HOW EYE (get it?)MAKE MEAD, part 3

Once the fermentation starts it will be intense for several days. A billion bubbles (carbon dioxide) arise in the must and bubble through the air lock. It should be complete in about 1 1/2 week. Then there will be NO bubbles coming up through the airlock. The fermentation stops when the sugar is gone or the alcohol level is high enough to kill the yeast.

Now let the forming mead sit in a safe place at room temperature for a couple weeks. Gradually a tan debris will form on the bottom of the carboy. This is the dead yeast. If you added fruit this will fall to the bottom or float to the top also. Give it some time so a lot of debris reaches the bottom and then it will be time for the first racking.img_2825

Racking is the process of siphoning the mead  from the sediment at the bottom. This will help clear the mead and prevent an unpleasant taste from the last glass of your bottled mead (the lees).

I strongly suggest you buy the siphon device shown and described in part 1. It works so well –> put the flexible tube end in the bottom of the lower carboy, pull the plunger back on the siphon, position it in the mead above the sediment and gently push the plunger in and the mead flows into the lower carboy. The equipment is cleaned before use.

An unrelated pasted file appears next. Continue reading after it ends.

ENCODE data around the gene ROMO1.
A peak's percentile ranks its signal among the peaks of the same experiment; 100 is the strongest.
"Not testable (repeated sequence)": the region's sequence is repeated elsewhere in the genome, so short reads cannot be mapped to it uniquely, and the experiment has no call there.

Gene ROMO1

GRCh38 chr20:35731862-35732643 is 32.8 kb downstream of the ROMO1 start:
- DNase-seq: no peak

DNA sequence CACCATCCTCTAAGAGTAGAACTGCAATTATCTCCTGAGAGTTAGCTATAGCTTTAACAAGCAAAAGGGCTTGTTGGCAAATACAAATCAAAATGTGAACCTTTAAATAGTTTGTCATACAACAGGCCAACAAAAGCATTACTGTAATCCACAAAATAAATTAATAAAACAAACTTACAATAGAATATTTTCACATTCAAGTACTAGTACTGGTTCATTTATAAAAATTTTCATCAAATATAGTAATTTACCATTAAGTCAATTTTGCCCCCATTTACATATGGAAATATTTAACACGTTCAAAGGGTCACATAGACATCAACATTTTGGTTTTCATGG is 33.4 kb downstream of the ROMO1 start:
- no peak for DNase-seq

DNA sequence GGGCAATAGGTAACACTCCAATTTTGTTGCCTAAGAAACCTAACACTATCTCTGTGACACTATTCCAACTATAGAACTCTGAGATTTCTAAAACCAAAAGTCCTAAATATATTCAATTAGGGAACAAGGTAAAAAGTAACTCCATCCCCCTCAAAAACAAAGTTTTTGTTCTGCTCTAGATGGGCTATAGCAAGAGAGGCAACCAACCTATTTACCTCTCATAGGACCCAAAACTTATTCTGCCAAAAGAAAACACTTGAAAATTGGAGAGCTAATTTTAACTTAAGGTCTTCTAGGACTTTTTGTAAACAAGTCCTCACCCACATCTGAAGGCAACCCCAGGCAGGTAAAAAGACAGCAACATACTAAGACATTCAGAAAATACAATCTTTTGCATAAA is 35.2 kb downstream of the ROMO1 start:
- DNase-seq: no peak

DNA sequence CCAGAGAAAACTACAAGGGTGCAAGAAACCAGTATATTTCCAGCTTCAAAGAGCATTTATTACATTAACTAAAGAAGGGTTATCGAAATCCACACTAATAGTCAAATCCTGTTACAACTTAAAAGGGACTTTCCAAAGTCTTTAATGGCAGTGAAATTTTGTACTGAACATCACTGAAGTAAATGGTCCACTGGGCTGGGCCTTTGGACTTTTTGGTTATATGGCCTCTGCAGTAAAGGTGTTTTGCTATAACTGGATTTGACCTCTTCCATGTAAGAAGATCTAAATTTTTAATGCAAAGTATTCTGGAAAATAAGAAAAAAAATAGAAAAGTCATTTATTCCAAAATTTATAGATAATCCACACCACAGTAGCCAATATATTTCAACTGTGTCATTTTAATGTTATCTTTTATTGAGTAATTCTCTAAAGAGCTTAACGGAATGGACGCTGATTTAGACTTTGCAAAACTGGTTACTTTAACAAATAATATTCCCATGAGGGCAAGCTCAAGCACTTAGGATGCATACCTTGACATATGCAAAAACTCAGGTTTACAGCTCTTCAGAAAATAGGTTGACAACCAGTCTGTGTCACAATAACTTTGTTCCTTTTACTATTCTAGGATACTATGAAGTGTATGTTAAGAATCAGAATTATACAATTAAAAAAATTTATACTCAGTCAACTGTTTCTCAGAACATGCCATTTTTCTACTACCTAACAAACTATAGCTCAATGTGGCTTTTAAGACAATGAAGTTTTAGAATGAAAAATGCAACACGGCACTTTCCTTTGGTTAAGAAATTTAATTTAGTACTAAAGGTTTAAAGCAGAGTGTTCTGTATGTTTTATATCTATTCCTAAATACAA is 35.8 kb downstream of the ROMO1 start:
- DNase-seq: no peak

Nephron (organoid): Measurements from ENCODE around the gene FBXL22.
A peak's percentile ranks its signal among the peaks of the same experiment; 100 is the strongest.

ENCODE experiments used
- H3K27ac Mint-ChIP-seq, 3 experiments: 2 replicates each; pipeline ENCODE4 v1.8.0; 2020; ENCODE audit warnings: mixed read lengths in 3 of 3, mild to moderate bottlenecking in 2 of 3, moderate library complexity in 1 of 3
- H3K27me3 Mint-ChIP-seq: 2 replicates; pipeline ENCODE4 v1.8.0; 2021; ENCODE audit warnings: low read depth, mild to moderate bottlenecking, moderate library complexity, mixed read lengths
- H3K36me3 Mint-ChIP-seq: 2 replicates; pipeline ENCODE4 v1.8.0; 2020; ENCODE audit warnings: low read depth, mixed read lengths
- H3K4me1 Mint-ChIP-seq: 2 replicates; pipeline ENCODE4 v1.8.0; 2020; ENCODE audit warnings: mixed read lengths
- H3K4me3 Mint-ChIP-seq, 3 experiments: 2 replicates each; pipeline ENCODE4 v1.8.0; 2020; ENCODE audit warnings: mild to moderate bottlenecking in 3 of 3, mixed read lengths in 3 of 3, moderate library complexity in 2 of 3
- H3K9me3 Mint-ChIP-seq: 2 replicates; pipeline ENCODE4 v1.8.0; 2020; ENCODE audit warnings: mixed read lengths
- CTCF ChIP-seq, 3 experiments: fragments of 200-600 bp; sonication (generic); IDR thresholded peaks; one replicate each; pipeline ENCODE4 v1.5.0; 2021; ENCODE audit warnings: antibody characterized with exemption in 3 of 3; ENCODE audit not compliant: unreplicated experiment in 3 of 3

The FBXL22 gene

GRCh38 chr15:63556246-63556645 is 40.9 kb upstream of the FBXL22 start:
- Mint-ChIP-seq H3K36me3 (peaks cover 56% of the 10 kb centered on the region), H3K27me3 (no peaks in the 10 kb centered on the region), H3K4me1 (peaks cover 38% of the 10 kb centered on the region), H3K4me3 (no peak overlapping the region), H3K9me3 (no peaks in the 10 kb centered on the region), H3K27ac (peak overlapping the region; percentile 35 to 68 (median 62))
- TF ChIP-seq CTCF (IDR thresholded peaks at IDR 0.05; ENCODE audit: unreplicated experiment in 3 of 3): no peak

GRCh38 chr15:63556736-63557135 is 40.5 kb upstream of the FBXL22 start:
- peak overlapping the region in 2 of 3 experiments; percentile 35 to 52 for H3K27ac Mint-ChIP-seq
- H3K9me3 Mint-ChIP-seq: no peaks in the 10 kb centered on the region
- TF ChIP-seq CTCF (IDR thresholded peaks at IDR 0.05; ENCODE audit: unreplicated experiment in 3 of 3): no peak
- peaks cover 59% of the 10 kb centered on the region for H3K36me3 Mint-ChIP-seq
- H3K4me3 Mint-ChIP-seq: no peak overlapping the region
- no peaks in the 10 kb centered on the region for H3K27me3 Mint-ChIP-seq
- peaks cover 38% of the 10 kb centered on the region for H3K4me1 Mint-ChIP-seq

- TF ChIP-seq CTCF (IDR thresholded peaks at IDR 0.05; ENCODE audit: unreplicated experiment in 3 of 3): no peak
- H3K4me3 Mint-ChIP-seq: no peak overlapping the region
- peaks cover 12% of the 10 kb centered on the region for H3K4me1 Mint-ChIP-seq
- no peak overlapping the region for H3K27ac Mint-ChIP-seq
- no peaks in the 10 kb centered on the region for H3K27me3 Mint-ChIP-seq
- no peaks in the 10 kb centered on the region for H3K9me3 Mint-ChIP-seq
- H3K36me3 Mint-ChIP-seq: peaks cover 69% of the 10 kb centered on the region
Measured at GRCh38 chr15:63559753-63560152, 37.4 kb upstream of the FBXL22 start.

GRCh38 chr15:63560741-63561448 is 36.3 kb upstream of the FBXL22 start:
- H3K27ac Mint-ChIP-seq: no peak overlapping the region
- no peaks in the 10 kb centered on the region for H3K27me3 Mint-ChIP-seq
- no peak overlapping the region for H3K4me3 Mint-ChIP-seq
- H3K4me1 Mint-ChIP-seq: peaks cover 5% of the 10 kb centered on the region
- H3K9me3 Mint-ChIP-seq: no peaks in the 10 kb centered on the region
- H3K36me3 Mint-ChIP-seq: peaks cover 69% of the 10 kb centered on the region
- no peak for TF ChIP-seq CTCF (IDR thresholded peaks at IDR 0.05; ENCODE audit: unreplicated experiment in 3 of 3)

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At this point I return the bottle to a safe place and check it now and again. When the mead has largely become clear-perhaps 6-8 weeks- do a second racking. Some like to do a third racking. There should be no debris on the bottom now so it is OK to pour a little in a wine glass to examine in the light and to taste.

The mead has been aging all this time and can continue to age in the carboy or in the bottle. It’s the brewer’s choice. Bottling it is done the same as racking. Be sure to clean the bottles well before filling to the narrowed neck. Label the mead with the brewing date and contents.

I like to age it for 6 months total as a minimum. We have recently drunk some mead I made in 2011 and in 2005 and it was excellent so apparently it does not spoil with age. I always have served it chilled.img_2824

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